Abstract: Selecting and prioritizing monitoring locations (zones) in a water distribution network (DN) involves complex decision-making that warrants the use of risk-based decision-making. This paper couples the concept of risk with fuzzy sets and provides a simple approach to prioritizing monitoring locations in a DN. An index-based approach is proposed to estimate vulnerability, sensitivity and risk indices at a given DN location. The approach is based on fuzzy-based techniques that include fuzzy synthetic evaluation and fuzzy rule-base. Two types of analyses (deterministic and probabilistic) are used to demonstrate the proposed approach for a DN in Quebec City (Canada). Fifteen ‘input factors’ related to structural integrity, hydraulics, water quality and consumer sensitivity are used in the analyses. Based on the risk index results, the DN is divided into two parts. Sensitivity analysis results reveal that four factors, including two sensitivity factors (i.e. % population 75 yr) and two vulnerability factors (free residual chlorine and pipe breaks), explain 85% of the risk index variability. The usefulness of the proposed approach is demonstrated and strategies to improve the model are discussed.
01 Jan 1975
01 Jan 2016
TL;DR: The fundamentals of analytical chemistry is universally compatible with any devices to read and is available in the authors' digital library an online access to it is set as public so you can get it instantly.
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TL;DR: How knowledge gained from novel techniques will improve design and monitoring of water treatment and distribution systems in order to maintain good drinking water microbial quality up to consumer’s tap is discussed.
Abstract: Biological stability of drinking water refers to the concept of providing consumers with drinking water of same microbial quality at the tap as produced at the water treatment facility. However, uncontrolled growth of bacteria can occur during distribution in water mains and premise plumbing, and can lead to hygienic (e.g., development of opportunistic pathogens), aesthetic (e.g., deterioration of taste, odor, color) or operational (e.g., fouling or biocorrosion of pipes) problems. Drinking water contains diverse microorganisms competing for limited available nutrients for growth. Bacterial growth and interactions are regulated by factors, such as (i) type and concentration of available organic and inorganic nutrients, (ii) type and concentration of residual disinfectant, (iii) presence of predators, such as protozoa and invertebrates, (iv) environmental conditions, such as water temperature, and (v) spatial location of microorganisms (bulk water, sediment, or biofilm). Water treatment and distribution conditions in water mains and premise plumbing affect each of these factors and shape bacterial community characteristics (abundance, composition, viability) in distribution systems. Improved understanding of bacterial interactions in distribution systems and of environmental conditions impact is needed for better control of bacterial communities during drinking water production and distribution. This article reviews (i) existing knowledge on biological stability controlling factors and (ii) how these factors are affected by drinking water production and distribution conditions. In addition, (iii) the concept of biological stability is discussed in light of experience with well-established and new analytical methods, enabling high throughput analysis and in-depth characterization of bacterial communities in drinking water. We discussed, how knowledge gained from novel techniques will improve design and monitoring of water treatment and distribution systems in order to maintain good drinking water microbial quality up to consumer’s tap. A new definition and methodological approach for biological stability is proposed.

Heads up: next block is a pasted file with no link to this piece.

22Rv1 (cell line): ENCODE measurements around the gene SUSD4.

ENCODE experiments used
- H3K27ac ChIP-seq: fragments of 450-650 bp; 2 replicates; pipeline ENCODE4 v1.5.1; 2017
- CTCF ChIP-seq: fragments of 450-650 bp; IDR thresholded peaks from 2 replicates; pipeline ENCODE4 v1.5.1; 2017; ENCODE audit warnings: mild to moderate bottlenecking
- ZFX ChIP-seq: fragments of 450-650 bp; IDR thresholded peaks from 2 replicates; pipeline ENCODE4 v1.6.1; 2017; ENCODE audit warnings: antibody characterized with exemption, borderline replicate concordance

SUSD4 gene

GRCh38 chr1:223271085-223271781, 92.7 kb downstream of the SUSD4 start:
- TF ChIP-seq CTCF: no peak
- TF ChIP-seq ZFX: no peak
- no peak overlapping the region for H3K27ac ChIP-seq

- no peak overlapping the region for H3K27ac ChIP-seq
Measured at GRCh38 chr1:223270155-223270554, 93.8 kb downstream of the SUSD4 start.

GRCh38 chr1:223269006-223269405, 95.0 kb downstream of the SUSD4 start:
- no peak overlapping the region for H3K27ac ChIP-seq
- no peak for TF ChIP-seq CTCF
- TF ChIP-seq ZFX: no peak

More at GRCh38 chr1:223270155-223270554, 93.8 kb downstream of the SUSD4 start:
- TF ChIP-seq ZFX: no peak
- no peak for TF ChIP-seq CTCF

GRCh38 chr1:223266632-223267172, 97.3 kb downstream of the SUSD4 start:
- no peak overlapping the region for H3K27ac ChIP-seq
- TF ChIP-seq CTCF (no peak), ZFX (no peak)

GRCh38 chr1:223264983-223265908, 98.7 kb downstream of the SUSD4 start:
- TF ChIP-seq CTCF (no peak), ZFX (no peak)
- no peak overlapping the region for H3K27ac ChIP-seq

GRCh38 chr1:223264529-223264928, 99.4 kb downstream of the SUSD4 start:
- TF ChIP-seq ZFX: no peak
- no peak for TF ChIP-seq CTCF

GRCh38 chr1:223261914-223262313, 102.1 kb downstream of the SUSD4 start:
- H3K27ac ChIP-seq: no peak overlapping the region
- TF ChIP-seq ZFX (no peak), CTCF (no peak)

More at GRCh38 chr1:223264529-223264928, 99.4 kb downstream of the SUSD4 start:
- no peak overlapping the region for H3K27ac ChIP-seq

TL;DR: This paper offers a means to quantify resilience as a function of absorptive, adaptive, and restorative capacities with Bayesian networks, a popular tool to structure relationships among several variables.
TL;DR: The purpose of this paper is to report on the use cases a watershed manager has to address to plan or optimize a WQMP from the challenge of identifying monitoring objectives; selecting sampling sites and water quality parameters; identifying sampling frequencies; considering logistics and resources to the implementation of actions based on information acquired through the WQ MP.